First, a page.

Effects of C60 nanoparticle exposure on earthworms (Lumbricus rubellus) and implications for population dynamics

Effects of C60 nanoparticle exposure on earthworms (Lumbricus rubellus) and implications for... Effects of C60 nanoparticles (nominal concentrations 0, 15.4 and 154mg/kg soil) on mortality, growth and reproduction of Lumbricus rubellus earthworms were assessed. C60 exposure had a significant effect on cocoon production, juvenile growth rate and mortality. These endpoints were used to model effects on the population level. This demonstrated reduced population growth rate with increasing C60 concentrations. Furthermore, a shift in stage structure was shown for C60 exposed populations, i.e. a larger proportion of juveniles. This result implies that the lower juvenile growth rate due to exposure to C60 resulted in a larger proportion of juveniles, despite increased mortality among juveniles. Overall, this study indicates that C60 exposure may seriously affect earthworm populations. Furthermore, it was demonstrated that juveniles were more sensitive to C60 exposure than adults. http://www.deepdyve.com/assets/images/DeepDyve-Logo-lg.png Environmental Pollution Elsevier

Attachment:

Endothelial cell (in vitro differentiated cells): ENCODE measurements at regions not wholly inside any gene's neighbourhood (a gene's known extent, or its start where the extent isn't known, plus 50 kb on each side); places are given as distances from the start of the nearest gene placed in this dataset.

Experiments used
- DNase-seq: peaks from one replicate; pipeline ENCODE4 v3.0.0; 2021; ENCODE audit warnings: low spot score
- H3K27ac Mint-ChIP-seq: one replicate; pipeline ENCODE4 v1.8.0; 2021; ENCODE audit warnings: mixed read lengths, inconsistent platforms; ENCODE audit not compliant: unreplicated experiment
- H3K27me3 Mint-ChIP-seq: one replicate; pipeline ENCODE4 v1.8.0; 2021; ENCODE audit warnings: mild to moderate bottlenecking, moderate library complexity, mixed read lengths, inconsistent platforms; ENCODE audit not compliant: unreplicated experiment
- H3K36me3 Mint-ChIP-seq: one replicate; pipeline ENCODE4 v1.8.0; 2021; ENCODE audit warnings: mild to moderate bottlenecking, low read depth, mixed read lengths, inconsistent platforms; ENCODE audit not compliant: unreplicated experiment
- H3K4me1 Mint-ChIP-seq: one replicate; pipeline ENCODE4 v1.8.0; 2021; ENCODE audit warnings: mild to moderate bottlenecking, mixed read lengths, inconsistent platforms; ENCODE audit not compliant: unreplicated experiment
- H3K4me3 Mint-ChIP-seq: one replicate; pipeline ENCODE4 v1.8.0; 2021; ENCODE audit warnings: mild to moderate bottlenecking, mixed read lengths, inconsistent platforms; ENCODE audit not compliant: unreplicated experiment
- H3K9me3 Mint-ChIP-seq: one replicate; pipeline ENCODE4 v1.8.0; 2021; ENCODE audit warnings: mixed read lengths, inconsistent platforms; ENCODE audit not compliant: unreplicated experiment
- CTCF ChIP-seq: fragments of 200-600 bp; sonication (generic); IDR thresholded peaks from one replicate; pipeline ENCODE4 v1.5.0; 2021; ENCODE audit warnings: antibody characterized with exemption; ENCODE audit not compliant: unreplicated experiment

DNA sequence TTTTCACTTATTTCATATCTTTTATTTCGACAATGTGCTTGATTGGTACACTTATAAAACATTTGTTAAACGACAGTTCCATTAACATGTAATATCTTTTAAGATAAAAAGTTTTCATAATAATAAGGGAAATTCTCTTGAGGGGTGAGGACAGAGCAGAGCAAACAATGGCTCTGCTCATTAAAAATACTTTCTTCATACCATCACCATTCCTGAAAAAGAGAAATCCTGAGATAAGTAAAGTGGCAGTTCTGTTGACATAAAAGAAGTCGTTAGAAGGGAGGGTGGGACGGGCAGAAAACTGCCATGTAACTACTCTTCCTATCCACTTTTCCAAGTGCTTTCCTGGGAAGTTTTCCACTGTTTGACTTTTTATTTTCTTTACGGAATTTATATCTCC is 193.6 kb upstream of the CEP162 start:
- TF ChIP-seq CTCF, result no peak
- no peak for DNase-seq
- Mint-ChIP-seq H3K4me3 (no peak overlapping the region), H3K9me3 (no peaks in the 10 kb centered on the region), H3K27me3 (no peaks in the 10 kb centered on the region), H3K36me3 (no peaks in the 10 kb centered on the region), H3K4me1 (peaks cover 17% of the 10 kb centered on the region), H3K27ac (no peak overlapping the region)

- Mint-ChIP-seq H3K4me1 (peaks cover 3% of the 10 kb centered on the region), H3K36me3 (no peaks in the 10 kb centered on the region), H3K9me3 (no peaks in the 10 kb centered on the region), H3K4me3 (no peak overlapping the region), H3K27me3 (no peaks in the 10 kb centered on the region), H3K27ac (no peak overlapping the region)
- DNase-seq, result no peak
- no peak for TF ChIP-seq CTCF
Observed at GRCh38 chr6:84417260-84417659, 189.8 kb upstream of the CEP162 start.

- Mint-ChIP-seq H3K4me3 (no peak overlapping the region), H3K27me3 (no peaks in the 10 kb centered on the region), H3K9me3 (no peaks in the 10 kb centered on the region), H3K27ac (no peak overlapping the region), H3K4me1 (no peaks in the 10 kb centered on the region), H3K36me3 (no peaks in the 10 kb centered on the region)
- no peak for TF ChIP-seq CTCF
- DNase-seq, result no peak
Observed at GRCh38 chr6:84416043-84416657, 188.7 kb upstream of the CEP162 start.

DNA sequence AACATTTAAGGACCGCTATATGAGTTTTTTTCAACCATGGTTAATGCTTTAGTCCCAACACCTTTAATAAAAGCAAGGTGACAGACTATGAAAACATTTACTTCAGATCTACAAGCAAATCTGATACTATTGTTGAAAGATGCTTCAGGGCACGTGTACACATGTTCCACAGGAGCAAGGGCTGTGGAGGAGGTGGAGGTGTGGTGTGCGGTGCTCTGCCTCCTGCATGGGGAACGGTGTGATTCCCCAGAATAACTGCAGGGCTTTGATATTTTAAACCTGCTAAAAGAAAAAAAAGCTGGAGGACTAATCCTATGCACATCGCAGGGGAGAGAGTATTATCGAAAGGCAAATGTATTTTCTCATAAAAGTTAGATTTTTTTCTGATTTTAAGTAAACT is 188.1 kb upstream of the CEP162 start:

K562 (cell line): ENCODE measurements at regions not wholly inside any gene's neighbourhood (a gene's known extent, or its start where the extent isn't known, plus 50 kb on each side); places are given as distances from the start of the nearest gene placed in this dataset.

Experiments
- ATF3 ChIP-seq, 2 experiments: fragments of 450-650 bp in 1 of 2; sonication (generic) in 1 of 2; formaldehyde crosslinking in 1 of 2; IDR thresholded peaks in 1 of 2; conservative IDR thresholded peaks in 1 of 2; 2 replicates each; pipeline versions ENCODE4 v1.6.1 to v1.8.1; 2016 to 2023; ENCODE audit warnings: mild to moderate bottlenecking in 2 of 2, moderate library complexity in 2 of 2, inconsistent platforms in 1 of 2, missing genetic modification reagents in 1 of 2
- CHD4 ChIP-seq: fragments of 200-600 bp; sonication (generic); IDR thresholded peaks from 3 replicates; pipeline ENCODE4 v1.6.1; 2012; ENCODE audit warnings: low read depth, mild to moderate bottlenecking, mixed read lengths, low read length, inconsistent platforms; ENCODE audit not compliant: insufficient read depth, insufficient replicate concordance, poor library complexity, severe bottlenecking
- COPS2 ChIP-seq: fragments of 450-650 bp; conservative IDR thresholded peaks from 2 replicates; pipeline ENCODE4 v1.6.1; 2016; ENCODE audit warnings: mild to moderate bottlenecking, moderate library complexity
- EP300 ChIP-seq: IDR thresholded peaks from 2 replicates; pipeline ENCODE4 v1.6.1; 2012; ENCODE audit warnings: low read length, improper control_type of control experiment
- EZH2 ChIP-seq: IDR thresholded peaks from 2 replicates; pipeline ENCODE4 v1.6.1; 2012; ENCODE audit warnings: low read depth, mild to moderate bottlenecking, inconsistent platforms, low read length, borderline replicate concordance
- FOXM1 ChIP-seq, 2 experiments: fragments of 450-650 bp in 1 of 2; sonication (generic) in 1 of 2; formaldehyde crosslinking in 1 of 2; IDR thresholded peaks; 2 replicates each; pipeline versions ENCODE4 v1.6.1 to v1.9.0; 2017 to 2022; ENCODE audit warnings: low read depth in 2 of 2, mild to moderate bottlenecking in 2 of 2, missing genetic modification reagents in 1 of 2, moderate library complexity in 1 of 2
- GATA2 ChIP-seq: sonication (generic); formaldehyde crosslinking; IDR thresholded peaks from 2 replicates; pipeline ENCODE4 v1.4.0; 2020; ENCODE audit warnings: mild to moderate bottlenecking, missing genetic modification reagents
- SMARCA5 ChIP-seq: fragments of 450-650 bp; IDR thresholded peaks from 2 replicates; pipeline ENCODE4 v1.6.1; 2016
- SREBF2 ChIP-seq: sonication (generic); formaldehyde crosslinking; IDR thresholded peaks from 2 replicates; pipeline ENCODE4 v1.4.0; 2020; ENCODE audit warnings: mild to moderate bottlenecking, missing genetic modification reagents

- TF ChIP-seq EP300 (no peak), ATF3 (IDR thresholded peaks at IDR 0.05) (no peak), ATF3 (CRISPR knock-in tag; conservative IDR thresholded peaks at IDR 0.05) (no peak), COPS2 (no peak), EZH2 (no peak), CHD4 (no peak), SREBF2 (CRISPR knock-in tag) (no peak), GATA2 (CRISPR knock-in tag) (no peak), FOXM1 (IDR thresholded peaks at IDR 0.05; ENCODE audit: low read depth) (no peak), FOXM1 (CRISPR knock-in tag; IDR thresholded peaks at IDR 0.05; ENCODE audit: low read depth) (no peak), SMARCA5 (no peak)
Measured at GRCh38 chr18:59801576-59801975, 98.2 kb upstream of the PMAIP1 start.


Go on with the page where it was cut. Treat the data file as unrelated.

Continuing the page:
Effects of C60 nanoparticle exposure on earthworms (Lumbricus rubellus) and implications for population dynamics

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Publisher
Elsevier
Copyright
Copyright © 2010 Elsevier Ltd
ISSN
0269-7491
D.O.I.
10.1016/j.envpol.2010.09.003
Publisher site
See Article on Publisher Site

Abstract

Effects of C60 nanoparticles (nominal concentrations 0, 15.4 and 154mg/kg soil) on mortality, growth and reproduction of Lumbricus rubellus earthworms were assessed. C60 exposure had a significant effect on cocoon production, juvenile growth rate and mortality. These endpoints were used to model effects on the population level. This demonstrated reduced population growth rate with increasing C60 concentrations. Furthermore, a shift in stage structure was shown for C60 exposed populations, i.e. a larger proportion of juveniles. This result implies that the lower juvenile growth rate due to exposure to C60 resulted in a larger proportion of juveniles, despite increased mortality among juveniles. Overall, this study indicates that C60 exposure may seriously affect earthworm populations. Furthermore, it was demonstrated that juveniles were more sensitive to C60 exposure than adults.

Journal

Environmental PollutionElsevier

Published: Jan 1, 2011

References

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